BBC Proms 2020Instagram/bbc_proms

The 125th year of the BBC proms was celebrated in an unexpected way over the summer as a result of the COVID-19 outbreak. In a range of online livestreams and previously recorded performances, the Proms provided a platform for classical music to re-emerge into public attention. I watched many of these on the TV in my living-room at home and was completely struck by the performances’ ability to represent our current cultural and political climate. The Proms have taken on a central and lonely presence in the musical world at this time, as the 8-week-long festival has become a cultural microcosm of the UK and the world at large in 2020.

So, what was lockdown like for freelance performers? Other than the slightly hopeful and, in my opinion, unsatisfying patchworks of musicians’ video recordings played ‘in time’ to a click track, the performance scene dried up upon the call for lockdown. For the freelance performer, this hit extremely hard, with cancelled events leading to loss of work and consequently no pay. These musicians fall under the self-employed category. Shockingly, half of those in financial hardship are not eligible for grants under the government’s self-employment income support scheme. Whilst this is a brief overview of the situation, it sets the scene for why the Proms 2020, as declared by the BBC, were “not the Proms as we know them [but] the Proms as we need them”.

With its name and reputation, the Proms 2020 offered a beacon of hope to all musicians (including freelance performers). If a musical event was going to take place this year then it would be the Proms! Whilst live stream performances only made up part of the broadcasted performances this year, many orchestras were asked to perform. These orchestras, to name a few, included the BBC Symphony Orchestra (Beethoven’s 'Eroica' Symphony conducted by Sakari Oramo), the London Symphony Orchestra (with a programme culminating in Vaughan Williams’ ‘Symphony No.5’ conducted by Simon Rattle) and the Britten Sinfonia (in collaboration with Anoushka Shankar and Gold Panda). All of these live streams were broadcast to BBC Radio Three, BBC Four and on iPlayer. These orchestral performances in particular allowed large numbers of musicians at least one performance. Online charity collections were organised by the Promenaders’ Musical Charities, focusing this year on 'Help the Musicians' charity. Other than obviously raising funds for a very worthy cause, the organised collections also helped to bring the struggles of these musicians into the public sphere.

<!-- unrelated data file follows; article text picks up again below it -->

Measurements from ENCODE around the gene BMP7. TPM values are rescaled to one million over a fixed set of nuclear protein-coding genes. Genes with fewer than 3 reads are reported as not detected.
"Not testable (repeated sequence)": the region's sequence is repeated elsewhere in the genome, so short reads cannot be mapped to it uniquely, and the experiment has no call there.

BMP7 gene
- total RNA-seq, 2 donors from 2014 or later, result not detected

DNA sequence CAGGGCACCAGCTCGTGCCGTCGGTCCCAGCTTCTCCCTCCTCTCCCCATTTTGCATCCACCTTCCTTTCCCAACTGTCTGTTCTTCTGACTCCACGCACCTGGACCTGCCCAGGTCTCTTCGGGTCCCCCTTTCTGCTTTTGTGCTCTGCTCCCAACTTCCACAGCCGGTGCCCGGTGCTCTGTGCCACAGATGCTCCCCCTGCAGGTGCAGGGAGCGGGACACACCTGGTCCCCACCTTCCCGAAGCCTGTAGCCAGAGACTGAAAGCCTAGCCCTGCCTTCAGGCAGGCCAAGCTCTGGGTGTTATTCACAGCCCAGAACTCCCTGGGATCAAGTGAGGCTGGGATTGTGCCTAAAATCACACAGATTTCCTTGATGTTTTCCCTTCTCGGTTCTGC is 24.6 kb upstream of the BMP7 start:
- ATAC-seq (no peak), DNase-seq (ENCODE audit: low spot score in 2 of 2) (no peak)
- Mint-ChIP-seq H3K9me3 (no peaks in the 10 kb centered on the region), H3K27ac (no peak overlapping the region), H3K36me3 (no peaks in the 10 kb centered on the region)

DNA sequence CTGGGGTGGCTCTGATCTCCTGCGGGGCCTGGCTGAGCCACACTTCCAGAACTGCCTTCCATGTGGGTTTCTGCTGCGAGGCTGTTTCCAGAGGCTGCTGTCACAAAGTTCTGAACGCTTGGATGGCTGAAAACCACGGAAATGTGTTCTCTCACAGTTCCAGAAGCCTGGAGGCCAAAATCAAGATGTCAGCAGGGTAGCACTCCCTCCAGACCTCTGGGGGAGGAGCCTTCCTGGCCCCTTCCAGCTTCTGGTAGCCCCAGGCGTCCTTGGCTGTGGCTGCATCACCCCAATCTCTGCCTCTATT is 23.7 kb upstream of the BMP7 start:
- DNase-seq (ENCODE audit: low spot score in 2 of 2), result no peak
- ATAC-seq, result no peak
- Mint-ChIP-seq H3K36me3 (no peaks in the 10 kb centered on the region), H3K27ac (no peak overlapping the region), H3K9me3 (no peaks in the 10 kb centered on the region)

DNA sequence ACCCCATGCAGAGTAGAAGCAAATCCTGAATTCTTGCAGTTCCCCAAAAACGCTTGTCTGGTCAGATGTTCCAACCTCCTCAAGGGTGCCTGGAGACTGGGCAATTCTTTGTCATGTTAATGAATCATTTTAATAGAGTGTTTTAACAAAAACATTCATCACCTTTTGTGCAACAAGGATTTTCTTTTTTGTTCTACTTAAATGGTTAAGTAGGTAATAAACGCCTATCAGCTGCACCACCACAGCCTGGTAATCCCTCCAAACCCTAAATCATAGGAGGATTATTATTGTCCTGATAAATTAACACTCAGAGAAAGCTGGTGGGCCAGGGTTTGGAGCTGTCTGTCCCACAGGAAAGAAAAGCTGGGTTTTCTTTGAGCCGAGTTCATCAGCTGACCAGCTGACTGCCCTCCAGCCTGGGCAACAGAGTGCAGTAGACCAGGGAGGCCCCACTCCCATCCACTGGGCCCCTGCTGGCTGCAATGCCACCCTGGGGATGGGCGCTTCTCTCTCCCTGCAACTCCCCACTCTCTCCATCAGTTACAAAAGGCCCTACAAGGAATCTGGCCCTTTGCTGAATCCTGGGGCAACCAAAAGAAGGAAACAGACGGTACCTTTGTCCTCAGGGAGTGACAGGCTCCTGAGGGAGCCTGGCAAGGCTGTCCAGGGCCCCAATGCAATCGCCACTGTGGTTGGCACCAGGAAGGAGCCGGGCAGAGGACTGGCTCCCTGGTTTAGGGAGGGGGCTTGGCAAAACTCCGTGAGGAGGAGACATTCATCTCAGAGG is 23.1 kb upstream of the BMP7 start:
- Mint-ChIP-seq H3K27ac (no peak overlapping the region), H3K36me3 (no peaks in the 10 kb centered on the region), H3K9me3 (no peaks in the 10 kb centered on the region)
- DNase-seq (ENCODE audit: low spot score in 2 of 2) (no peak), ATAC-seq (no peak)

“With the Proms left behind as an idealistic memory, the harsh reality of the ongoing situation faced by musicians seemed to set in.”

The hardships that freelance musicians have faced since the outbreak of the coronavirus has been reflected in a number of ways since the 12th of September when the Proms ended. With the Proms left behind as an idealistic memory, the harsh reality of the ongoing situation faced by musicians seemed to set in. Following Chancellor Rishi Sunak’s announcement of the Winter Economy Plan, a partnership between the Incorporated Society of Musicians (ISM) and the Musicians’ Movement launched a campaign to financially support musicians and restart live performances during the pandemic. Rather than merely existing as a beacon of hope for musicians, the Proms could act as the forger of a new reality for the performing arts, with its successful live streaming and broadcasting in a safe and sensible manner. The campaign for musicians received wide coverage with its live protests in Parliament Square and Birmingham’s Centenary Square. This campaign featured hundreds of socially distanced freelance musicians performing part of Gustav Holst’s ‘Mars’, calling on the government for support during these unprecedented times.

'You'll Never Walk Alone' - Golda Schultz - Last Night of the Proms (BBC Proms 2020)Instagram/bbc_proms

These #MakeMusicWork campaign protests extend beyond the summer and the Proms, demonstrating musicians’ sense of hope for the future of their jobs and music performance more widely. Even in the face of Rishi Sunak’s suggestions that people should “adapt” to other lines of employment (yet another indication of the Government’s lack of support for the arts), musicians have stood their ground. Whilst not the final answer to the hardship faced by performers, on October 17th the government announced that £75 million would go towards saving 588 arts organisations across the UK. This (albeit thin) safety blanket is testament to the musicians who, in the face of adversity, fought for their rights as UK workers and have remained hopeful throughout the course of the pandemic.


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So no, I do not believe that the Proms 2020 was merely a lament for the demise of the arts; it provided an inkling of hope for those working in the arts that performing could be successfully managed this year. What’s more, for audience members all around the UK, it reminded us of the feeling of experiencing live music and, despite sitting on my sofa at home, for me the performances held more magic than ever.